Home is the place that when you have to go there, they

have to take you in.

The proliferation of EM programs may require that we update the poet as follows:

In the late twentieth century, home is the place that when

you want to leave there, they have to keep you in.

8. The fallacy of the 100% accurate or fail-safe system. The glamor surrounding sophisticated electronic technology may lead the uncritical to assume that its results are invariably reliable. In their enthusiasm vendors and program entrepreneurs may fail to acknowledge the technology's weaknesses. As an assessment of EM in Florida put it "the technology has proven both reliable and unreliable" (Papy and Nimer) 191. It may break or fail to work under certain conditions. The technology is also applied and interpreted by humans, with the possibility for errors and corruption.

There are many examples of technical failures: transmissions can be blocked or distorted by environmental conditions such as lightning, proximity to an FM radio station, the metal in mylar wallpaper and trailer walls, some house construction materials, and water in a waterbed or bathtub (with some early versions participants even got electrical shocks while bathing). Poor telephone lines, wiring and equipment may transmit signals that cannot be accurately read. Power, telephone and computer failures may make it appear that a violation has occurred when it hasn't, or the reverse. The quality of telephone service required for confidence in the voice verification system is not available in many places. Those monitoring the system to report violations can be compromised and with private contractors there may be less accountability than in the public sector. Of course in the adversarial context many participants will seek ways to neutralize the system and to exploit its ambiguities (at least four in ten do so according to research by Bauman and Mendelsohn 1990).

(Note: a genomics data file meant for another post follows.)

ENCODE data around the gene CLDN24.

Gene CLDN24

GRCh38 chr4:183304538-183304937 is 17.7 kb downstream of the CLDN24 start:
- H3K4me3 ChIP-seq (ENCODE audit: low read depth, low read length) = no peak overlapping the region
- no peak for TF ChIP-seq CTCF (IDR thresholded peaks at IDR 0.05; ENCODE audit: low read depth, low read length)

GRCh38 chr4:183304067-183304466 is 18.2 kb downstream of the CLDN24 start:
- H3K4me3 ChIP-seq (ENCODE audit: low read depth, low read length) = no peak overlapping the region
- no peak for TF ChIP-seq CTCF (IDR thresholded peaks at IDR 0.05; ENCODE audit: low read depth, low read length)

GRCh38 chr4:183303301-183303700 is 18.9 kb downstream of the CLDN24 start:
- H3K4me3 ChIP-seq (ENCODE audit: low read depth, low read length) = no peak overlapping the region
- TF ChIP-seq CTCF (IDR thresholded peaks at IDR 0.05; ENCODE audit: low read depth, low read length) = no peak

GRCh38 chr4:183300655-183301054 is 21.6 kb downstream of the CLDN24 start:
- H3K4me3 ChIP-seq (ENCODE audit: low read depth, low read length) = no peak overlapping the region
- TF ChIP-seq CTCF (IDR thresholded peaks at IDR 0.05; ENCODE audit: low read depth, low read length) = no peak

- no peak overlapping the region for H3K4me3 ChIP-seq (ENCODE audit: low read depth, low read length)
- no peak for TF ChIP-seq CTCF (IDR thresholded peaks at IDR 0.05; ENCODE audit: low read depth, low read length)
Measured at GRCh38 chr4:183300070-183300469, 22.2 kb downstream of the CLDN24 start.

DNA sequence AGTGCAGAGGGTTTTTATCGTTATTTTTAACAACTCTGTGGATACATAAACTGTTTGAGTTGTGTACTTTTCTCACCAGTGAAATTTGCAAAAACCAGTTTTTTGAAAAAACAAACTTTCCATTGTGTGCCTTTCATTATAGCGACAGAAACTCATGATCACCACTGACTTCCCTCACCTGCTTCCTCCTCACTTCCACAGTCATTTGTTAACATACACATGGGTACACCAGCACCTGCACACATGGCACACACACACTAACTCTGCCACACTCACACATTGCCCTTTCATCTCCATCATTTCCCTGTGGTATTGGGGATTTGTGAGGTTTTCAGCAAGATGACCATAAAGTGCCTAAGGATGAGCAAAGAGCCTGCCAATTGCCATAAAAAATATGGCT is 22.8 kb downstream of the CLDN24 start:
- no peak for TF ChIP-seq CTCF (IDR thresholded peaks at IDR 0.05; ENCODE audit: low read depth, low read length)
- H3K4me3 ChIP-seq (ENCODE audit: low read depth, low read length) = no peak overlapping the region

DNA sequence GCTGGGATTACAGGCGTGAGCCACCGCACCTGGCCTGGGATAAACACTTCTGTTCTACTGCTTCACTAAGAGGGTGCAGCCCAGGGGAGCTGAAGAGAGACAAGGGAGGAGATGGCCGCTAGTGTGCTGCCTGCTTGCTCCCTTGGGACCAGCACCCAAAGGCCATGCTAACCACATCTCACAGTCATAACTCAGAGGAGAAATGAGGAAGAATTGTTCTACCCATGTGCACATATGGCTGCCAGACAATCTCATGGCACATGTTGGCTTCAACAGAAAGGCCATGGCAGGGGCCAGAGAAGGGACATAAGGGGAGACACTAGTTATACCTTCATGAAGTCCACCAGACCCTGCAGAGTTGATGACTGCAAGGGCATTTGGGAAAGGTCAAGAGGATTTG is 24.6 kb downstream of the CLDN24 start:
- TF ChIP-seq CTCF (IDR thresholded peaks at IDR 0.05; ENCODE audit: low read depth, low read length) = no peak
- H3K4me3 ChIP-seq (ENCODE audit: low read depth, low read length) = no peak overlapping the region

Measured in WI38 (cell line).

9. The fallacy of the sure shot. This fallacy assumes that technically based social interventions will reach their intended target with laser-like precision-the public policy equivalent of a surgical strike. There will be no impact on adjacent or unintended targets. Key participants are seen to be cooperative and of good will and to agree on the goal-rather than passively resisting or adhering to established customs and business-as- usual.